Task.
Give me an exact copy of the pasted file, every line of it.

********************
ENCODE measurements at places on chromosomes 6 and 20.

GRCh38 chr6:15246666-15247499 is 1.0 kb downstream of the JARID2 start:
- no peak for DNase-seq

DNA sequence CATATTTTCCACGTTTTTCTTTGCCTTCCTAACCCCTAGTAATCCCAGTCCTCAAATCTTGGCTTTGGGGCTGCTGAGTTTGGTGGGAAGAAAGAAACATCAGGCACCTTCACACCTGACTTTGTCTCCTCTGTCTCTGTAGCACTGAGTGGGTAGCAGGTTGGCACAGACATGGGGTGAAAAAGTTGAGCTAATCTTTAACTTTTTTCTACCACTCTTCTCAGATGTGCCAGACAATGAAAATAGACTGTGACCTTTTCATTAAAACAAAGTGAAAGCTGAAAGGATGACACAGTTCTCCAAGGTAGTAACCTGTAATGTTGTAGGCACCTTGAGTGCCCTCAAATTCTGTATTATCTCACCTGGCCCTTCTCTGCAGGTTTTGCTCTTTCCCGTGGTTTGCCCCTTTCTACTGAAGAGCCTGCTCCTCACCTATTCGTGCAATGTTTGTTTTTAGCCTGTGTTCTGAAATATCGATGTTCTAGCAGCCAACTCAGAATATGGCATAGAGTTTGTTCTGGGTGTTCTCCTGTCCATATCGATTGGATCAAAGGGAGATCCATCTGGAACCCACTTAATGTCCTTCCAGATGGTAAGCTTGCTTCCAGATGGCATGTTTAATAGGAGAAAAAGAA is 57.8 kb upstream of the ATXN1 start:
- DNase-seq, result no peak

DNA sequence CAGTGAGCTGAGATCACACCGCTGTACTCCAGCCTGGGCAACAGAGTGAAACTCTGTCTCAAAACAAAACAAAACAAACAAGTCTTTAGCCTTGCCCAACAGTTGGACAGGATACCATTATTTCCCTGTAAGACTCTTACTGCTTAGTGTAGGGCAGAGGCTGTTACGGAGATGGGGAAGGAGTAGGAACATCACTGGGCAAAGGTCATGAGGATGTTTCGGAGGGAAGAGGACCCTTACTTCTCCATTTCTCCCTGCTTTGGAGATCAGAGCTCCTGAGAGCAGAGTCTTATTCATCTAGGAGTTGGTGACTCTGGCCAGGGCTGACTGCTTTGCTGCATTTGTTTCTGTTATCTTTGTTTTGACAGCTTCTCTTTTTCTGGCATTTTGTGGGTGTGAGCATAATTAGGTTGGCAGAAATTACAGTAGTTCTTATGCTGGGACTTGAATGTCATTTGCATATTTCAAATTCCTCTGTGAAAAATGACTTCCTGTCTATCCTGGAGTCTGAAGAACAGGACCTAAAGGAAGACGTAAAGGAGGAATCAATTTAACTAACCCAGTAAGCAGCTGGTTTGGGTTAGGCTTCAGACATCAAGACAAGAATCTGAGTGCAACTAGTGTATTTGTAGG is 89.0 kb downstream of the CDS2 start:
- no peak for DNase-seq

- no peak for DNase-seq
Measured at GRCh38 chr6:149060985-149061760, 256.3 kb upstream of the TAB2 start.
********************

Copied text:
ENCODE measurements at places on chromosomes 6 and 20.

GRCh38 chr6:15246666-15247499 is 1.0 kb downstream of the JARID2 start:
- no peak for DNase-seq

DNA sequence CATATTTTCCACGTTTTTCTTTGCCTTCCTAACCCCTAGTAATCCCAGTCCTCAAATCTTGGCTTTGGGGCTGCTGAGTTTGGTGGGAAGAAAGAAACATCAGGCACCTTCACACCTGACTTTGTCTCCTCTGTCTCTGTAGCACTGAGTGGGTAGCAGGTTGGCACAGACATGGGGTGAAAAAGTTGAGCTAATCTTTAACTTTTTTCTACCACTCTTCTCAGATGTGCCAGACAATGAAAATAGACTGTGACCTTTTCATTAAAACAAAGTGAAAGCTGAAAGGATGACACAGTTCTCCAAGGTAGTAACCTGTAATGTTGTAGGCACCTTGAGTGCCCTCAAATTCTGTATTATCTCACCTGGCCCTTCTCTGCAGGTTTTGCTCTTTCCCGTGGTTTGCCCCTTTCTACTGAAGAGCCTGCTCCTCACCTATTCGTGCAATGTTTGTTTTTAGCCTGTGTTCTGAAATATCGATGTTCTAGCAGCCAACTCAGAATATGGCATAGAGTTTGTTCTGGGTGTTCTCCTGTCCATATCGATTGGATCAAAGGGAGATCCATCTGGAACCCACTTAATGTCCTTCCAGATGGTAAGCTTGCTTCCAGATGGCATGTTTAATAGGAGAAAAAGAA is 57.8 kb upstream of the ATXN1 start:
- DNase-seq, result no peak

DNA sequence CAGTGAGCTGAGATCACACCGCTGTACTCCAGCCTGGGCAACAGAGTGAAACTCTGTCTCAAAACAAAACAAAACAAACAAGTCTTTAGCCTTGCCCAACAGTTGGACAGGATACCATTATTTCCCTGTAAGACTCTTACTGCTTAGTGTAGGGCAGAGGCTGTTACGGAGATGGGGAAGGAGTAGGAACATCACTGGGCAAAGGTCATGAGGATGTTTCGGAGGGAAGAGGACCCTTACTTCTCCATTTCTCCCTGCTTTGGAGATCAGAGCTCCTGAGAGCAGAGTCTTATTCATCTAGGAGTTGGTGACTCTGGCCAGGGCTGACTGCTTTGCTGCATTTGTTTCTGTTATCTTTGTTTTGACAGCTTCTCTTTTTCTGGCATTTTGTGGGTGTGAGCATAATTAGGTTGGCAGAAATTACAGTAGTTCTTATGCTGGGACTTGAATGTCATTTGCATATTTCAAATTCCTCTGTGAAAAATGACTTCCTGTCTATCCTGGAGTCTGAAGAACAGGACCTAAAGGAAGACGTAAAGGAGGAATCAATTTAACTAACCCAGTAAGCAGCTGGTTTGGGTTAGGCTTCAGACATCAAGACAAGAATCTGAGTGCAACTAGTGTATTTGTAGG is 89.0 kb downstream of the CDS2 start:
- no peak for DNase-seq

- no peak for DNase-seq
Measured at GRCh38 chr6:149060985-149061760, 256.3 kb upstream of the TAB2 start.